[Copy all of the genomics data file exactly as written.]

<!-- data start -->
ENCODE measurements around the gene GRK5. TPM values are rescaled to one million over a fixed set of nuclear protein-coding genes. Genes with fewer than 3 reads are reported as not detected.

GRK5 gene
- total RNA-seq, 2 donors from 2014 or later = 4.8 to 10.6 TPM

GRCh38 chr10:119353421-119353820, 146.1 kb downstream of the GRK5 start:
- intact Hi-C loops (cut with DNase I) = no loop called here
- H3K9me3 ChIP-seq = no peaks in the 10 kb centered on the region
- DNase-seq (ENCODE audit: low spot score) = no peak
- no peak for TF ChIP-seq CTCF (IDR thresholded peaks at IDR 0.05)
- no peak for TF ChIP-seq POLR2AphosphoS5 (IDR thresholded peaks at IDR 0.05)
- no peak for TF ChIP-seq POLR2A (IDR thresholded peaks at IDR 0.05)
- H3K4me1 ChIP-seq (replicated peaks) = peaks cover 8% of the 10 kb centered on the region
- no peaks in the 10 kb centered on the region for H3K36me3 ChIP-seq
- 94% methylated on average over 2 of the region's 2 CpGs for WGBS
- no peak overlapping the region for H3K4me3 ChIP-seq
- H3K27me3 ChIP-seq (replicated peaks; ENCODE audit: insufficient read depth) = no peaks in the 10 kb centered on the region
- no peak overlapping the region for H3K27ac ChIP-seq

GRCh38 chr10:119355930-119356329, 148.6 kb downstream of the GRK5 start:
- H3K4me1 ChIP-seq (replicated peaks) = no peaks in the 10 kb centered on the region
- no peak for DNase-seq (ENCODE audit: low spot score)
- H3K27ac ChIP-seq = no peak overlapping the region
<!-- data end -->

ENCODE measurements around the gene GRK5. TPM values are rescaled to one million over a fixed set of nuclear protein-coding genes. Genes with fewer than 3 reads are reported as not detected.

GRK5 gene
- total RNA-seq, 2 donors from 2014 or later = 4.8 to 10.6 TPM

GRCh38 chr10:119353421-119353820, 146.1 kb downstream of the GRK5 start:
- intact Hi-C loops (cut with DNase I) = no loop called here
- H3K9me3 ChIP-seq = no peaks in the 10 kb centered on the region
- DNase-seq (ENCODE audit: low spot score) = no peak
- no peak for TF ChIP-seq CTCF (IDR thresholded peaks at IDR 0.05)
- no peak for TF ChIP-seq POLR2AphosphoS5 (IDR thresholded peaks at IDR 0.05)
- no peak for TF ChIP-seq POLR2A (IDR thresholded peaks at IDR 0.05)
- H3K4me1 ChIP-seq (replicated peaks) = peaks cover 8% of the 10 kb centered on the region
- no peaks in the 10 kb centered on the region for H3K36me3 ChIP-seq
- 94% methylated on average over 2 of the region's 2 CpGs for WGBS
- no peak overlapping the region for H3K4me3 ChIP-seq
- H3K27me3 ChIP-seq (replicated peaks; ENCODE audit: insufficient read depth) = no peaks in the 10 kb centered on the region
- no peak overlapping the region for H3K27ac ChIP-seq

GRCh38 chr10:119355930-119356329, 148.6 kb downstream of the GRK5 start:
- H3K4me1 ChIP-seq (replicated peaks) = no peaks in the 10 kb centered on the region
- no peak for DNase-seq (ENCODE audit: low spot score)
- H3K27ac ChIP-seq = no peak overlapping the region